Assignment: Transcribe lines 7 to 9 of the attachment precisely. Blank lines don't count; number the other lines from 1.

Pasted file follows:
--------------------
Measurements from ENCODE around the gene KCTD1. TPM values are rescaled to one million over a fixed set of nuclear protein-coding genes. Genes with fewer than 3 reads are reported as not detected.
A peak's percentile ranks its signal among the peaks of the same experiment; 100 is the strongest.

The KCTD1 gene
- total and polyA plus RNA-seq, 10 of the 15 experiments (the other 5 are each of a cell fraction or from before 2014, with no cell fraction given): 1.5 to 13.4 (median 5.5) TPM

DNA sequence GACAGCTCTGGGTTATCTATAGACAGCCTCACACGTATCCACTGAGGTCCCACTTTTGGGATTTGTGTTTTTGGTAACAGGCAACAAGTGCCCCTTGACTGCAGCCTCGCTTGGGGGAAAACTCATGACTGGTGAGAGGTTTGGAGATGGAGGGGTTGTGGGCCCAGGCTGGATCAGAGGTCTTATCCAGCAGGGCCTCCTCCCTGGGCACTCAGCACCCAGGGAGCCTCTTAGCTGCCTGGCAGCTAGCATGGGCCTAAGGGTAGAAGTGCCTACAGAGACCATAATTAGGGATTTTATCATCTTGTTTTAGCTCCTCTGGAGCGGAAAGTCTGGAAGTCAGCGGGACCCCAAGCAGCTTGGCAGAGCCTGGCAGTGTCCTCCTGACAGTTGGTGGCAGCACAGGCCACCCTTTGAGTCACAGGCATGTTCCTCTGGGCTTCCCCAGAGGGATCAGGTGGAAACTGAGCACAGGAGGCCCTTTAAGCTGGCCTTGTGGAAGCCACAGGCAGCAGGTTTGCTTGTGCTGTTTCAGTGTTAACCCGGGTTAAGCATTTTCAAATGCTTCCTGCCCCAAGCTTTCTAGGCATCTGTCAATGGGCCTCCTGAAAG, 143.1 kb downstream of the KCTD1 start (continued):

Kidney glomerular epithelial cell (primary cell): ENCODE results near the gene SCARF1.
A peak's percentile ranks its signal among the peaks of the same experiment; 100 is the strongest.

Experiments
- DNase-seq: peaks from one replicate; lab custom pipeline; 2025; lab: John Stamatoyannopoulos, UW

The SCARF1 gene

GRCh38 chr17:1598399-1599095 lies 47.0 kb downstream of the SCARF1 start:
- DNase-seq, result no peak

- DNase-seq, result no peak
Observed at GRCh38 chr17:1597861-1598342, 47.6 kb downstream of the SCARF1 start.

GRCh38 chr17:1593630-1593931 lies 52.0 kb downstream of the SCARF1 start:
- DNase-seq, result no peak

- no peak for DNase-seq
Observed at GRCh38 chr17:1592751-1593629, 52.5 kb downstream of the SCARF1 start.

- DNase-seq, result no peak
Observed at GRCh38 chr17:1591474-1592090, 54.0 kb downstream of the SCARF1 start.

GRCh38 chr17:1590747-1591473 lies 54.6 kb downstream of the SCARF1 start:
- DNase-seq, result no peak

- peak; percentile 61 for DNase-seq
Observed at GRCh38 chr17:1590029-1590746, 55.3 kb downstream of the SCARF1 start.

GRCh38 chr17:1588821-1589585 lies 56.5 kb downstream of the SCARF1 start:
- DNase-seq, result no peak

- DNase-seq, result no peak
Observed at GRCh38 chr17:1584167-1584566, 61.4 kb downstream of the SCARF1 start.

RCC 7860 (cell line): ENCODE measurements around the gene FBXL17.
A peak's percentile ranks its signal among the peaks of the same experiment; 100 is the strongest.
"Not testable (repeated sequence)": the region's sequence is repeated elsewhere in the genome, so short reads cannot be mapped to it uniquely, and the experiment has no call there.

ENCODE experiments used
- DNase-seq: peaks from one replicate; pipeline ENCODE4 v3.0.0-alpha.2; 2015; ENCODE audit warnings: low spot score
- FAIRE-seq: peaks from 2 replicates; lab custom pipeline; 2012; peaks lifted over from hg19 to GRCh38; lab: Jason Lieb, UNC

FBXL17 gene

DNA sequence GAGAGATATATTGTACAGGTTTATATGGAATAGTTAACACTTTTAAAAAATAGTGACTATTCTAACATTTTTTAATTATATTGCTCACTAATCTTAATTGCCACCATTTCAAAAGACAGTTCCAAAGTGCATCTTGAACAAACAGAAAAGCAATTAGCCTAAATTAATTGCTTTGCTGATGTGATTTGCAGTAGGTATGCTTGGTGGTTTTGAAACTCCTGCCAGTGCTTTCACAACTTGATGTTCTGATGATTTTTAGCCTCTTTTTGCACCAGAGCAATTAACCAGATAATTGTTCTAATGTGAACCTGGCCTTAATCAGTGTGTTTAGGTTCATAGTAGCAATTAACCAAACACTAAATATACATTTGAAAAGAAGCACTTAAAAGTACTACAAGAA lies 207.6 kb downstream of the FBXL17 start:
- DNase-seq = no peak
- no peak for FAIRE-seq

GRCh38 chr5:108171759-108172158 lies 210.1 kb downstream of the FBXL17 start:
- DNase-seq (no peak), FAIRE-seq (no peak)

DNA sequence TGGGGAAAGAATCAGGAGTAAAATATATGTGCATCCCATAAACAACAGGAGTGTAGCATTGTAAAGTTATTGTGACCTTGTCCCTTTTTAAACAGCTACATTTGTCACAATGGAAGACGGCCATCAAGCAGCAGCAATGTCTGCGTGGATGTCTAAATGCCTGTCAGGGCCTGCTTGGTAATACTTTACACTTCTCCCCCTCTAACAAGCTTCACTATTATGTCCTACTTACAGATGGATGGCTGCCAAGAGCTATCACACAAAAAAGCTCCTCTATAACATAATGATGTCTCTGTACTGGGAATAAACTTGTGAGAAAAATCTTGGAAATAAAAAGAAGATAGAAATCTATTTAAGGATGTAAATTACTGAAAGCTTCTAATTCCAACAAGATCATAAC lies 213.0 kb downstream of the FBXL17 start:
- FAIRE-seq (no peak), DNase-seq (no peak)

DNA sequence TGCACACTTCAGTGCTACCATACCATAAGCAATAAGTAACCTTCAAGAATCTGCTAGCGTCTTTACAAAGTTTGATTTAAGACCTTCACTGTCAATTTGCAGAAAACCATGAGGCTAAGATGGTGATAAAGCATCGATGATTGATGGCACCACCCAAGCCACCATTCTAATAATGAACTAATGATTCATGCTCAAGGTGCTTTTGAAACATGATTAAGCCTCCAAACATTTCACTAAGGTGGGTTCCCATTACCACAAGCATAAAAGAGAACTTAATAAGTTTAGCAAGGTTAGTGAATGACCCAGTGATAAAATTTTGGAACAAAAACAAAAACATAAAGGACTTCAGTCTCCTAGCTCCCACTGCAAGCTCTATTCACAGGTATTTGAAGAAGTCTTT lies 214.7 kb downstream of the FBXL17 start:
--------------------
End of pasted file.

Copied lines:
A peak's percentile ranks its signal among the peaks of the same experiment; 100 is the strongest.

Experiments
- DNase-seq: peaks from one replicate; lab custom pipeline; 2025; lab: John Stamatoyannopoulos, UW